Computer Simulation of Proton Discharge on Electrodes

Even the most simple electrochemical reactions at a liquid / solid interface, of which proton transfer is of particular importance, still pose a great challenge to theory and simulation.  Modeling the transfer of protons and their discharge at electrified electrode surfaces is particularly challenging due to the fact that the solvent water cannot even approximately be decoupled from the elementary steps of proton motion. Rather the solvent participates in the reaction sequence. 

Different approaches based on electronic structure theory can be applied in principle to study the reaction of an individual proton at the electrolyte / metal interface. In particular the quantum-mechanical density functional theory (DFT) has been employed in many groups. Adequate statistic averaging over the multitude of possible proton pathways demands the use of approximate methods. In recent years the empirical valence bond (EVB) framework has been extended to study proton transfer reactions on metal surfaces. In this project we plan to extend the general EVB idea by developing a mixed quantum/classical framework for the proton discharge reaction, in which (all or some of) the elements of the EVB Hamiltonian matrix are calculated from quantum mechanics. This approach reduces or even completely saves the effort in fitting an entire reactive force field to the quantum chemistry data and can be used to systematically improve the description of the individual building blocks of the EVB Hamiltonian (i.e. its diagonal and its off-diagonal matrix elements).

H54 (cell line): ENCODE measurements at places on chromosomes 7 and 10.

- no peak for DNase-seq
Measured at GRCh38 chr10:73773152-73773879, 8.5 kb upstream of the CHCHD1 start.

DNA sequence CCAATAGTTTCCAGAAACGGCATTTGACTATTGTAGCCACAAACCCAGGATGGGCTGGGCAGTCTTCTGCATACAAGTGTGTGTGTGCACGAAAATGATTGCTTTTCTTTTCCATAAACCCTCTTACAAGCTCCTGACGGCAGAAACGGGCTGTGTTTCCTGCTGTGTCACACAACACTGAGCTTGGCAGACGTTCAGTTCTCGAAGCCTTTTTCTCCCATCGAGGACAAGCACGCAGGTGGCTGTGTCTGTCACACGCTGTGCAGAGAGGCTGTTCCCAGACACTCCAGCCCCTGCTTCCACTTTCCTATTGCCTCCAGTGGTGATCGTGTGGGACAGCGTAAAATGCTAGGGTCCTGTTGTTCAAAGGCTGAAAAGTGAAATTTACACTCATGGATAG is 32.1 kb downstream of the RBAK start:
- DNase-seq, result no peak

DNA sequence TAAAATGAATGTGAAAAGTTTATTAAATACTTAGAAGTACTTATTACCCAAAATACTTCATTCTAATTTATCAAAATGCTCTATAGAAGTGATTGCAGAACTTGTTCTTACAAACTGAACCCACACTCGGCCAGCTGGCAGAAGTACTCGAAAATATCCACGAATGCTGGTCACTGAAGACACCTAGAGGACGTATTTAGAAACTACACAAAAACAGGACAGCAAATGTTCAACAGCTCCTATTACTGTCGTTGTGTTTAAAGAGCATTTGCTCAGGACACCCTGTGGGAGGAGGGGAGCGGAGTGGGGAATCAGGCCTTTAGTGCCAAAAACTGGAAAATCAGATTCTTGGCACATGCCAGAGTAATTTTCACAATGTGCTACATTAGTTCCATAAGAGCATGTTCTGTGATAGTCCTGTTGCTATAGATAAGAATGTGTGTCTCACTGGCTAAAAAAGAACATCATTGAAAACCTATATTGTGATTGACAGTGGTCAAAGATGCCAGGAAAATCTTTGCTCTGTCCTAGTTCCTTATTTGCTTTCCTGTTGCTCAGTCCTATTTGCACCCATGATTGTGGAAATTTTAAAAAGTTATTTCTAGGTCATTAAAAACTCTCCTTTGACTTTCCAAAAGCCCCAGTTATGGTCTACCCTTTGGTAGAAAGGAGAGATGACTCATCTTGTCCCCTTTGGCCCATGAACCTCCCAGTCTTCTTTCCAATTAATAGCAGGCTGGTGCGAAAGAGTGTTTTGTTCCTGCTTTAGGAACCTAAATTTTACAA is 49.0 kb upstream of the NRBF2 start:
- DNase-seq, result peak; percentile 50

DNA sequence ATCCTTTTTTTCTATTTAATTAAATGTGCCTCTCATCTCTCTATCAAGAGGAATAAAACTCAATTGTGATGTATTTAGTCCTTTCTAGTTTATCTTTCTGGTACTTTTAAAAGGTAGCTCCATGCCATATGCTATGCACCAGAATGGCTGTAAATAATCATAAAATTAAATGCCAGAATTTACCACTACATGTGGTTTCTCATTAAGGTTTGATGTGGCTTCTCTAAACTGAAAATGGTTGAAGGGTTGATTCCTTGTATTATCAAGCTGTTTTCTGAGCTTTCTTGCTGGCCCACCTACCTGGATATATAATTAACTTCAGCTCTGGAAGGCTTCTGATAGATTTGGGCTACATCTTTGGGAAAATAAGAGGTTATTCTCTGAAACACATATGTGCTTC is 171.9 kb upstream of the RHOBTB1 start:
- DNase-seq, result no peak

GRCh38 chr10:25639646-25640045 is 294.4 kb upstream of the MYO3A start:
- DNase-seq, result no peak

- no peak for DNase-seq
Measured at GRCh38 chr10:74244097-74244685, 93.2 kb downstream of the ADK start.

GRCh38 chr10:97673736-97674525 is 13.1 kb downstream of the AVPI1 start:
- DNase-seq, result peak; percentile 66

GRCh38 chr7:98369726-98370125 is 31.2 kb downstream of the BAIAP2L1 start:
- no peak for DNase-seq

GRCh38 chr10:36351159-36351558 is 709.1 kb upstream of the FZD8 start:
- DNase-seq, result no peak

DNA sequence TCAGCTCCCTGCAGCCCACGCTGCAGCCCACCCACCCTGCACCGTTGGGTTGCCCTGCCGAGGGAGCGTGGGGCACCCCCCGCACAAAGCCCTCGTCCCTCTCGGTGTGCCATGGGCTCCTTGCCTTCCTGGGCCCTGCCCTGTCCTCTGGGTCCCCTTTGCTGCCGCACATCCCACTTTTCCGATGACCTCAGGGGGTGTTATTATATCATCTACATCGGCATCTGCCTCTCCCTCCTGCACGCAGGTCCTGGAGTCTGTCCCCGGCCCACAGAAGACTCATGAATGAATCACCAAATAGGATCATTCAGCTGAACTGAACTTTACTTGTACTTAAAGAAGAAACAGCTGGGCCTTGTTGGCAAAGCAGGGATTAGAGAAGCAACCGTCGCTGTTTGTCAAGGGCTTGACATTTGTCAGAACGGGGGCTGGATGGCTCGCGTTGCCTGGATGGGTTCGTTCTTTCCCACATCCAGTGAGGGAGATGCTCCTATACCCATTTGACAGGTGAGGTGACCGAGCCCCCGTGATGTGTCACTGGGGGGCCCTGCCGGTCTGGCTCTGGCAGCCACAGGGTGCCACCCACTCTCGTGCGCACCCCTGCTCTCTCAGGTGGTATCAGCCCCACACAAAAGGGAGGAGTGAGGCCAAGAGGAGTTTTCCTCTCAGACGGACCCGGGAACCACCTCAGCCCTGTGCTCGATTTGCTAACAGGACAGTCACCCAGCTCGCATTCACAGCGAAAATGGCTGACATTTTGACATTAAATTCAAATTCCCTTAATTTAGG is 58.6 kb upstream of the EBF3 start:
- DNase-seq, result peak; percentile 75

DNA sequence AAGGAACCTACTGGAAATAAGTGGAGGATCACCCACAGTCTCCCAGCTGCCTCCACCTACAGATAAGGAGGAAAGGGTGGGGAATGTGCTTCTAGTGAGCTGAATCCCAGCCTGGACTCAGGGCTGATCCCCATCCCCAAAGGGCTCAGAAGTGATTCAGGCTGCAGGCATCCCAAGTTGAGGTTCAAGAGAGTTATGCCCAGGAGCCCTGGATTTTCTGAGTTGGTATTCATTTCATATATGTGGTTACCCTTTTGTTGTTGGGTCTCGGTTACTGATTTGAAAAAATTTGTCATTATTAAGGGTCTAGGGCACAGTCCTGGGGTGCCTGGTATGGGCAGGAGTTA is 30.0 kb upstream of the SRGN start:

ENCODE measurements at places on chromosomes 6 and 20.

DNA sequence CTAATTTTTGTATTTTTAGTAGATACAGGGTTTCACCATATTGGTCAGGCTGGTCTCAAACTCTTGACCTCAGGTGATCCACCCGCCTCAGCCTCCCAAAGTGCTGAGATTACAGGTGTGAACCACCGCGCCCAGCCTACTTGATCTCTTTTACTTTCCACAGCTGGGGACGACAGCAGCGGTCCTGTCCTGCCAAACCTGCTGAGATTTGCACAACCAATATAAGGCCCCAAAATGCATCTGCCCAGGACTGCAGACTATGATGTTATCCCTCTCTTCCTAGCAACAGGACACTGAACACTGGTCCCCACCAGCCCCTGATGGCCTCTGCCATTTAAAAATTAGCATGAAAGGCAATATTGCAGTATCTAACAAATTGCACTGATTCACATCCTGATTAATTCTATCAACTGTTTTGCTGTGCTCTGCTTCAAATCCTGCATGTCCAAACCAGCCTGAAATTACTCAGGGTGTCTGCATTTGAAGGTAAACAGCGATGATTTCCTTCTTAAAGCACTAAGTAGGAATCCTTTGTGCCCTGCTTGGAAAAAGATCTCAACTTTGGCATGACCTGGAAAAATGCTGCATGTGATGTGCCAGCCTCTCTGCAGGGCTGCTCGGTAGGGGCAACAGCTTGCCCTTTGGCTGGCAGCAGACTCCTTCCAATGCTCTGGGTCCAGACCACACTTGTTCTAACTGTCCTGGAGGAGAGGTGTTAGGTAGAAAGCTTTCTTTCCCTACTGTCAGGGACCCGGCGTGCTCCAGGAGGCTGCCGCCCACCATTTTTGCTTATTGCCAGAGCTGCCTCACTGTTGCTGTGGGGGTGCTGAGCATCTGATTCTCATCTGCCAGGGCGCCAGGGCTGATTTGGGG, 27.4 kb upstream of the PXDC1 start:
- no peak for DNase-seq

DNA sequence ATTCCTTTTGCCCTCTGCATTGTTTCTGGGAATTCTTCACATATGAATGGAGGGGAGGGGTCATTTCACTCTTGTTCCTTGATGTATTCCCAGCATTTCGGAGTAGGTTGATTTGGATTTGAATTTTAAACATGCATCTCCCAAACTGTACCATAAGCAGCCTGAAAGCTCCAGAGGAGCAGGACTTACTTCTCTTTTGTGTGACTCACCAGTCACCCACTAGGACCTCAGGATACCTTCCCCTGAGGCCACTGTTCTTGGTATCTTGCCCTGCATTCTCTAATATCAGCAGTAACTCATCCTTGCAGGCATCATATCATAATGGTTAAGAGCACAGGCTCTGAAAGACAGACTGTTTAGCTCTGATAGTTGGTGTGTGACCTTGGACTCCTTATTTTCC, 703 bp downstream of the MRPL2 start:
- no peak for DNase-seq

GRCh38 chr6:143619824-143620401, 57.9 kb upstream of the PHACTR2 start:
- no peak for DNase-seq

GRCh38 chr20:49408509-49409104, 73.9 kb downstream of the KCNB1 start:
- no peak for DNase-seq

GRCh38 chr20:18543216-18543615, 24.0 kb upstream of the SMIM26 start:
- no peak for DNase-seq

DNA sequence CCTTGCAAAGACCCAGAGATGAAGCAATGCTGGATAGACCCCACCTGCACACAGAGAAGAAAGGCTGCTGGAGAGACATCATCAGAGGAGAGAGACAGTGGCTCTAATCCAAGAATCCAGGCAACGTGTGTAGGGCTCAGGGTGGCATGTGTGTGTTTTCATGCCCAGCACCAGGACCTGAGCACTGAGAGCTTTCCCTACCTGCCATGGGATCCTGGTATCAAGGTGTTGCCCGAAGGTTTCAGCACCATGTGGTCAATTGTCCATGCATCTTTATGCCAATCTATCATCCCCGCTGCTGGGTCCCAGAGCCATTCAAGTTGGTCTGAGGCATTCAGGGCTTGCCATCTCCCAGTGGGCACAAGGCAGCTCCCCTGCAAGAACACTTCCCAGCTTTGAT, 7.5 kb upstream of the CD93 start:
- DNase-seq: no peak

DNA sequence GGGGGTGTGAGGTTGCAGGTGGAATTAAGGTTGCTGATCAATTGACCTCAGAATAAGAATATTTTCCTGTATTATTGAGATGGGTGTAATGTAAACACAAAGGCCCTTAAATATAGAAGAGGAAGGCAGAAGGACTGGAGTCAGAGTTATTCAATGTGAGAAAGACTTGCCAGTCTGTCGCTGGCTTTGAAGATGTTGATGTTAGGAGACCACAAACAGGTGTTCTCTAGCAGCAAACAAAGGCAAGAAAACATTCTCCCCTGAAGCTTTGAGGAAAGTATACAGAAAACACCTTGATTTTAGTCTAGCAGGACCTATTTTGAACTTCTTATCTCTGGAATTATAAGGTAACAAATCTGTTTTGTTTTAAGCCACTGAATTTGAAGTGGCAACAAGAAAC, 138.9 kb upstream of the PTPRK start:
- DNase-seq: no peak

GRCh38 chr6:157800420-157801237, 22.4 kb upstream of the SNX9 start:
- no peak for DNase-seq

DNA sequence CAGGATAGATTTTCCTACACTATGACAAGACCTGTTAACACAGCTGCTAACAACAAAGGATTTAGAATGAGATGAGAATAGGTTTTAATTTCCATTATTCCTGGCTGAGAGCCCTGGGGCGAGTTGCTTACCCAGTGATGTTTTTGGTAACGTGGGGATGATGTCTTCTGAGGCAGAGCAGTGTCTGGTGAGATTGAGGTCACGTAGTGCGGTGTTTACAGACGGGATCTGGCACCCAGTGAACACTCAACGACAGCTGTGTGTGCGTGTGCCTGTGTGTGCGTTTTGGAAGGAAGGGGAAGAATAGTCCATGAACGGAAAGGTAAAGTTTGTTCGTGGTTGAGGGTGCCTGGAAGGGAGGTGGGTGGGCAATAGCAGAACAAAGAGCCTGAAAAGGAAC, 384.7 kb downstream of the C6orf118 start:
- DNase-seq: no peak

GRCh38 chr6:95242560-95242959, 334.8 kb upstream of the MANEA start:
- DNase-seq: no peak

It allows the investigation of the relative benefits of a whole class of theoretical descriptions of the relevant interacting subsystems such as reactive force fields (previous studies), tight-binding Hamiltonians, semi-empirical quantum mechanics, DFT cluster and periodic slab calculations up to a full ab initio treatment of (naked or embedded) clusters containing a proton-containing aqueous subcluster and a segment of the metal electrode. Furthermore, the relative importance of hydrogen bonding interactions versus dispersion and chemical bonding interactions will be investigated for the specific situations occurring near an electrochemical interface.


  • Prof. Dr. Eckhard Spohr
  • Lehrstuhl für Theoretische Chemie
  • Universität Duisburg-Essen
  • Universitätsstr. 5
  • D-45141 Essen
  • Telephone: +49 (0)201/183 2360
  • Telefax: +49 (0)201/183 2656
  • E-Mail: eckhard.spohr(at)
  • Prof. Dr. Martin Korth
  • Inst. für Theoretische Chemie
  • Universität Ulm
  • Albert-Einstein-Allee 11
  • D-89069 Ulm
    Telephone: +49 (0)731/50 22899
  • E-Mail: martin.korth(at)